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Occupy Wall Street Swarms Rupert Murdoch’s Home on ‘Millionaire’s March’

The protesters have left their enclave in lower Manhattan to stop by the homes of some of New York’s wealthiest individuals

Taking a cue from the French revolution, the Occupy Wall Street movement went on the march on Tuesday, moving up to New York's ritzy Upper East Side to picket the homes of some of the city's wealthiest people.

Hundreds of participants of the so-called "Millionaires March" congregated at 59th Street and Fifth Avenue just after noon, and went on a protestors tour of the rich and famous.

They stopped to chant at the Fifth Avenue home of News Corp. Chairman and CEO Murdoch and waved oversized checks.

They then headed to the tony residences of Wall Street titans JPMorgan Chase CEO Jamie Dimon and businessman and Republican booster David Koch.

Also read: Rupert Murdoch's Former Lieutenant Les Hinton to Testify Before Parliament

The protestors shouted slogans and waved signs saying, "Tax the millionaires." The buildings had heavy security, and no clashes were reported.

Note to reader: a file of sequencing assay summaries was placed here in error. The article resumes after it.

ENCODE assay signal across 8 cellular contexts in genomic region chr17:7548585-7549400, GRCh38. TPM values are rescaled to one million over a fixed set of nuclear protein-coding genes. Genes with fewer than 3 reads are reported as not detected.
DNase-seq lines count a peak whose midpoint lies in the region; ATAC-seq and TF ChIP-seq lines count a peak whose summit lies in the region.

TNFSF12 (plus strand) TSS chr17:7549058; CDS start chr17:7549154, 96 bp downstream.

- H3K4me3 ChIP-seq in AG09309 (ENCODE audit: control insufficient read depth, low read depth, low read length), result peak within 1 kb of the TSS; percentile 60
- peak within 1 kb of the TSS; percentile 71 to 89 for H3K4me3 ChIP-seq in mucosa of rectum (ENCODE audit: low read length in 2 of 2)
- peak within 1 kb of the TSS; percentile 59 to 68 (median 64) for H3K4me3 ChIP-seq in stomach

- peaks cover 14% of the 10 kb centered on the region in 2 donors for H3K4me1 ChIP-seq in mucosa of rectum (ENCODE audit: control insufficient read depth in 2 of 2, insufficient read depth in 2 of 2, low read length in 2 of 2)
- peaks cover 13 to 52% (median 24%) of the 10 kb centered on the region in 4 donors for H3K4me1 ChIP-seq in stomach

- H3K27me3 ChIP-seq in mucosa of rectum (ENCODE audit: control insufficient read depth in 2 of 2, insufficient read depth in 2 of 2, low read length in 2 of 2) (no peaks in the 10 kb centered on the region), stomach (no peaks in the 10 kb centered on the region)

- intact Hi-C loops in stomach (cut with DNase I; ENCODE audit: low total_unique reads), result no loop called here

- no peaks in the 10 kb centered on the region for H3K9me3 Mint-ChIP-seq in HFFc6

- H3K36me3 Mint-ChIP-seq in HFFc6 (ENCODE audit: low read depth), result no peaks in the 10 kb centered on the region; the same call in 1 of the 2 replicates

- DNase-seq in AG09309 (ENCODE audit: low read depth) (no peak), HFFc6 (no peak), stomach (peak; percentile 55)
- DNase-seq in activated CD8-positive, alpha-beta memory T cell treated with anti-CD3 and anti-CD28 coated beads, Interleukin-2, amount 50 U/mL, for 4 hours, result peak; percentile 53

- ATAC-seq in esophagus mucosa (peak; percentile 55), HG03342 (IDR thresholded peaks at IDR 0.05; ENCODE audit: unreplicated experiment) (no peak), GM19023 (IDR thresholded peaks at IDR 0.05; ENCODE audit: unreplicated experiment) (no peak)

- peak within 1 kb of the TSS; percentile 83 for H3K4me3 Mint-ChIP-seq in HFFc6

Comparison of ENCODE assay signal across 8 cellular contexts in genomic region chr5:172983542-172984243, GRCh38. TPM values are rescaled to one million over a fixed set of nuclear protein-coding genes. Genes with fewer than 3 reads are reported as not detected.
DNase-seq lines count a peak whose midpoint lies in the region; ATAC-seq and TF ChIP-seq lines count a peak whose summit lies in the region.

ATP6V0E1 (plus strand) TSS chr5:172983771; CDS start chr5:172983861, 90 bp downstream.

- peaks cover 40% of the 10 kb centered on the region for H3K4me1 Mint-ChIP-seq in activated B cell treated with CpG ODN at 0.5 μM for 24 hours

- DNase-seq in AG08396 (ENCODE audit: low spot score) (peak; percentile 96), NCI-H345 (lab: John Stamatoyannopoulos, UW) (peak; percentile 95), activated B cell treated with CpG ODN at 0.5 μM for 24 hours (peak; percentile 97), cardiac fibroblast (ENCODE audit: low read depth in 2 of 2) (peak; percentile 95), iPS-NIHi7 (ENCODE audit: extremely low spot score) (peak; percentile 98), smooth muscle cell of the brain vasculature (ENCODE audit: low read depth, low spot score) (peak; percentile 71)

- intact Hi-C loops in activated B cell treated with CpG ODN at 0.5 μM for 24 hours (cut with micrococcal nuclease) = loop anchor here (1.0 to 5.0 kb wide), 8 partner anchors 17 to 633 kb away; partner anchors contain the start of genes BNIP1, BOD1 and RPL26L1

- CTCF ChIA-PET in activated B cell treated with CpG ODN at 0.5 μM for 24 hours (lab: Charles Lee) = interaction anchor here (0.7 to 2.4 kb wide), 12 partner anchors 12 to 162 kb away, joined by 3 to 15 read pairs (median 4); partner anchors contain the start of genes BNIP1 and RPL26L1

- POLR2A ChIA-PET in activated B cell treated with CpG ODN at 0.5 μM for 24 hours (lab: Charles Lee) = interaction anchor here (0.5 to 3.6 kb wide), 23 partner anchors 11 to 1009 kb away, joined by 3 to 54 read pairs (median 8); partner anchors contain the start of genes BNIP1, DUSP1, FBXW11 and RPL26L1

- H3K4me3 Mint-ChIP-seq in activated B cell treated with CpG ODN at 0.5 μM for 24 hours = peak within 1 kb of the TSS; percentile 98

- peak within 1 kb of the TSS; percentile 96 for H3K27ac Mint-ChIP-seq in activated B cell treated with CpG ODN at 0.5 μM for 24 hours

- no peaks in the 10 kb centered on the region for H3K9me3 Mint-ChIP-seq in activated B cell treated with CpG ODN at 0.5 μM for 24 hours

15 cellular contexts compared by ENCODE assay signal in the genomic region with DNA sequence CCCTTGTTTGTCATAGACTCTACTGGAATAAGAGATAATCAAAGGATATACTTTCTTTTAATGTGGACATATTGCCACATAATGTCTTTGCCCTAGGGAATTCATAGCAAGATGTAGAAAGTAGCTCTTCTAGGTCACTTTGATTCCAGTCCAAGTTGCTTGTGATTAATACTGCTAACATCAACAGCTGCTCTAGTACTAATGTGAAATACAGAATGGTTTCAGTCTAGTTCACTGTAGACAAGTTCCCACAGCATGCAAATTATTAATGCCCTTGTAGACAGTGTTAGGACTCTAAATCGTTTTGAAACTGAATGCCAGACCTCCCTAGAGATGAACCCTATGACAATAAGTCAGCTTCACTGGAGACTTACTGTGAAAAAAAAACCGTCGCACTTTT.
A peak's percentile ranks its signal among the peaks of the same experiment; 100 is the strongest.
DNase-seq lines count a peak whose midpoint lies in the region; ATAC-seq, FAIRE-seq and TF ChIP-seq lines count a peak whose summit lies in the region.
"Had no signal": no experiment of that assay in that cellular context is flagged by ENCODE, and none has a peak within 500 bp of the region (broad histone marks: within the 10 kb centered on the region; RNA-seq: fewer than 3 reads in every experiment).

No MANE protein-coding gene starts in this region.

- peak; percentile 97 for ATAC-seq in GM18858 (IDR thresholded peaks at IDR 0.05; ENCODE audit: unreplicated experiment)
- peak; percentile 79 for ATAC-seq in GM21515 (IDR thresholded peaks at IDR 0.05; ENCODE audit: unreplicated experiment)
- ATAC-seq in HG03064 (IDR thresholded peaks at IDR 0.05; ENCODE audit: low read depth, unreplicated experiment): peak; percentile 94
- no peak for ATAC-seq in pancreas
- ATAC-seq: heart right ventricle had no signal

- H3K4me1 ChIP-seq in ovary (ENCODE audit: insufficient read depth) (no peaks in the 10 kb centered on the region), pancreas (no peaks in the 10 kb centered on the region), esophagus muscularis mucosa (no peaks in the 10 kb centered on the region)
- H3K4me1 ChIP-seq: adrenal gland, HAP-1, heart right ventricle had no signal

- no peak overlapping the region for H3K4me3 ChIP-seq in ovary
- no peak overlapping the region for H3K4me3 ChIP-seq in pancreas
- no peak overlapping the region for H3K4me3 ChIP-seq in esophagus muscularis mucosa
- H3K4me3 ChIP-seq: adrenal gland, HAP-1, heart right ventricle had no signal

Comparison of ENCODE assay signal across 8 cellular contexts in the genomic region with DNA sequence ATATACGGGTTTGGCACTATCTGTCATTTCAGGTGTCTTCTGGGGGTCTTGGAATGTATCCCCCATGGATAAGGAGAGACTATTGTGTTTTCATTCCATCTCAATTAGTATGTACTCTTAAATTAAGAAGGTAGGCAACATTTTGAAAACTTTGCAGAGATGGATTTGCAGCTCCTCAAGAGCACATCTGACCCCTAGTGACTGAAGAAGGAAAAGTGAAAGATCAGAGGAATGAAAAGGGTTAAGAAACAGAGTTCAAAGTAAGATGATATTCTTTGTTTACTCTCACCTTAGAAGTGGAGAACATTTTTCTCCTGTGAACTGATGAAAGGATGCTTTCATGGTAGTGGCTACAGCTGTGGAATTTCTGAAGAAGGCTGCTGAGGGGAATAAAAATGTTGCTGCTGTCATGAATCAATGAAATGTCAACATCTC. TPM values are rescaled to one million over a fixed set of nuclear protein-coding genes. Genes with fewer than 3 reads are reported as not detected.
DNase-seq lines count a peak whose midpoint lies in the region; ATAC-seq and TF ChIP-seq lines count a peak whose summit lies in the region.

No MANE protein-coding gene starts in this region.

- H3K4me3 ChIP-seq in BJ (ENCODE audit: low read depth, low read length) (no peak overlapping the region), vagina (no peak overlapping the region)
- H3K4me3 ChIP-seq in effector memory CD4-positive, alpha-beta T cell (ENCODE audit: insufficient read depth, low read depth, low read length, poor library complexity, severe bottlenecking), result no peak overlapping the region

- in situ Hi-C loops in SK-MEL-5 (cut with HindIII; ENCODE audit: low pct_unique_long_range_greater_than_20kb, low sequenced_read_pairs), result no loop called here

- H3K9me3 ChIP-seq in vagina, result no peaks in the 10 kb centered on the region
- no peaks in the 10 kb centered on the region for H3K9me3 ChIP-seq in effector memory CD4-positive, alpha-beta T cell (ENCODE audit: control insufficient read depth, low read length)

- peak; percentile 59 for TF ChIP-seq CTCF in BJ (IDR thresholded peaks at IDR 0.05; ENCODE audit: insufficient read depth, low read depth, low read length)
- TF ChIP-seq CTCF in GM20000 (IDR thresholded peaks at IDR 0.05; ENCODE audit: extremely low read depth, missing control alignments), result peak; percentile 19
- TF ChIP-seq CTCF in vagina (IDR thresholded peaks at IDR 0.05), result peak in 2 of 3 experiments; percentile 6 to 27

They also went to the apartment building of financier Howard Milstein. 

So far, no one has been hung in effigy and the protesters seem to have remained on the sidewalks, which has prevented arrests. That differs from Occupy Wall Street's march on the Brooklyn Bridge, which resulted in hundreds of arrests.

But the protestors had a policy goal in mind: New York State's tax on millionaires is set to expire at the end of the year, and the protesters want it extended.

Also read: Kanye West Crashes Occupy Wall Street With Russell Simmons

On Monday, rap mogul Russell Simmons, who brought Kanye West with him, said he would happily pay more taxes if the money went to education. Simmons appeared on Reverend Al Sharpton's radio show, which the MSNBC host was broadcasting from the park.

While the New York protests have been relatively tranquil the past few days, Boston became the locus for a new series of arrests early Tuesday morning when the police detained more than 100 people.